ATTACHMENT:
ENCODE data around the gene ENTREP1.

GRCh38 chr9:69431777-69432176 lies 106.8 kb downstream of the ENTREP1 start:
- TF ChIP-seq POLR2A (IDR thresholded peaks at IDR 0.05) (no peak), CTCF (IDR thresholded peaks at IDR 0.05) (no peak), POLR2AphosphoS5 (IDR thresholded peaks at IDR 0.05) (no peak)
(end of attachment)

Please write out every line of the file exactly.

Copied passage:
ENCODE data around the gene ENTREP1.

GRCh38 chr9:69431777-69432176 lies 106.8 kb downstream of the ENTREP1 start:
- TF ChIP-seq POLR2A (IDR thresholded peaks at IDR 0.05) (no peak), CTCF (IDR thresholded peaks at IDR 0.05) (no peak), POLR2AphosphoS5 (IDR thresholded peaks at IDR 0.05) (no peak)